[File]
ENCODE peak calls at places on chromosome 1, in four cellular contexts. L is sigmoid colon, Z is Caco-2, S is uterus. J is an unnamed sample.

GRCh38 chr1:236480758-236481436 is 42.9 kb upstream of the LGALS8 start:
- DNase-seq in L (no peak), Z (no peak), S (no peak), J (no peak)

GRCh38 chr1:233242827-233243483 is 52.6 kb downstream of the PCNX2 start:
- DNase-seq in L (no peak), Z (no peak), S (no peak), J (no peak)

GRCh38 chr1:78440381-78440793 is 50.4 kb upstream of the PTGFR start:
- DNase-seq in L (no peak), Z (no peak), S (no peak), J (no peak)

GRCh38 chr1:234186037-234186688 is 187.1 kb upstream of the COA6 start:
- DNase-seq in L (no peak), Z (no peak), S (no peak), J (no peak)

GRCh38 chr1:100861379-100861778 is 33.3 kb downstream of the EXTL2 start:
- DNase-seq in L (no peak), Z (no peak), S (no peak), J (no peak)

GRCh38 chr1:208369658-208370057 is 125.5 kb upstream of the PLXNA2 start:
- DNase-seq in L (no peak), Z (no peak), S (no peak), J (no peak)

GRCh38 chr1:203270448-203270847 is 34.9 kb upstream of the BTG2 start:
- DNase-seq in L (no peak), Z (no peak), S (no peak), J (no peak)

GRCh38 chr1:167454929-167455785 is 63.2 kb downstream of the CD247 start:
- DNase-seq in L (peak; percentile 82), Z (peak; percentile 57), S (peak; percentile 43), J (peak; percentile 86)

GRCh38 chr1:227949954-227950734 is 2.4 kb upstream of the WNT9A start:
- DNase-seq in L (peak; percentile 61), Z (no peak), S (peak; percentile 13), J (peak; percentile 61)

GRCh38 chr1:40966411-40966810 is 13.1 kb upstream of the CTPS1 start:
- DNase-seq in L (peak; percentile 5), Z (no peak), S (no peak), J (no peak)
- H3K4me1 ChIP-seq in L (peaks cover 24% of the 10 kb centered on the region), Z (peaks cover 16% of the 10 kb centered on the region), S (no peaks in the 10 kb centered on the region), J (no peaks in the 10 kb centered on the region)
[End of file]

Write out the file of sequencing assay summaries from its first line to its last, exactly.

ENCODE peak calls at places on chromosome 1, in four cellular contexts. L is sigmoid colon, Z is Caco-2, S is uterus. J is an unnamed sample.

GRCh38 chr1:236480758-236481436 is 42.9 kb upstream of the LGALS8 start:
- DNase-seq in L (no peak), Z (no peak), S (no peak), J (no peak)

GRCh38 chr1:233242827-233243483 is 52.6 kb downstream of the PCNX2 start:
- DNase-seq in L (no peak), Z (no peak), S (no peak), J (no peak)

GRCh38 chr1:78440381-78440793 is 50.4 kb upstream of the PTGFR start:
- DNase-seq in L (no peak), Z (no peak), S (no peak), J (no peak)

GRCh38 chr1:234186037-234186688 is 187.1 kb upstream of the COA6 start:
- DNase-seq in L (no peak), Z (no peak), S (no peak), J (no peak)

GRCh38 chr1:100861379-100861778 is 33.3 kb downstream of the EXTL2 start:
- DNase-seq in L (no peak), Z (no peak), S (no peak), J (no peak)

GRCh38 chr1:208369658-208370057 is 125.5 kb upstream of the PLXNA2 start:
- DNase-seq in L (no peak), Z (no peak), S (no peak), J (no peak)

GRCh38 chr1:203270448-203270847 is 34.9 kb upstream of the BTG2 start:
- DNase-seq in L (no peak), Z (no peak), S (no peak), J (no peak)

GRCh38 chr1:167454929-167455785 is 63.2 kb downstream of the CD247 start:
- DNase-seq in L (peak; percentile 82), Z (peak; percentile 57), S (peak; percentile 43), J (peak; percentile 86)

GRCh38 chr1:227949954-227950734 is 2.4 kb upstream of the WNT9A start:
- DNase-seq in L (peak; percentile 61), Z (no peak), S (peak; percentile 13), J (peak; percentile 61)

GRCh38 chr1:40966411-40966810 is 13.1 kb upstream of the CTPS1 start:
- DNase-seq in L (peak; percentile 5), Z (no peak), S (no peak), J (no peak)
- H3K4me1 ChIP-seq in L (peaks cover 24% of the 10 kb centered on the region), Z (peaks cover 16% of the 10 kb centered on the region), S (no peaks in the 10 kb centered on the region), J (no peaks in the 10 kb centered on the region)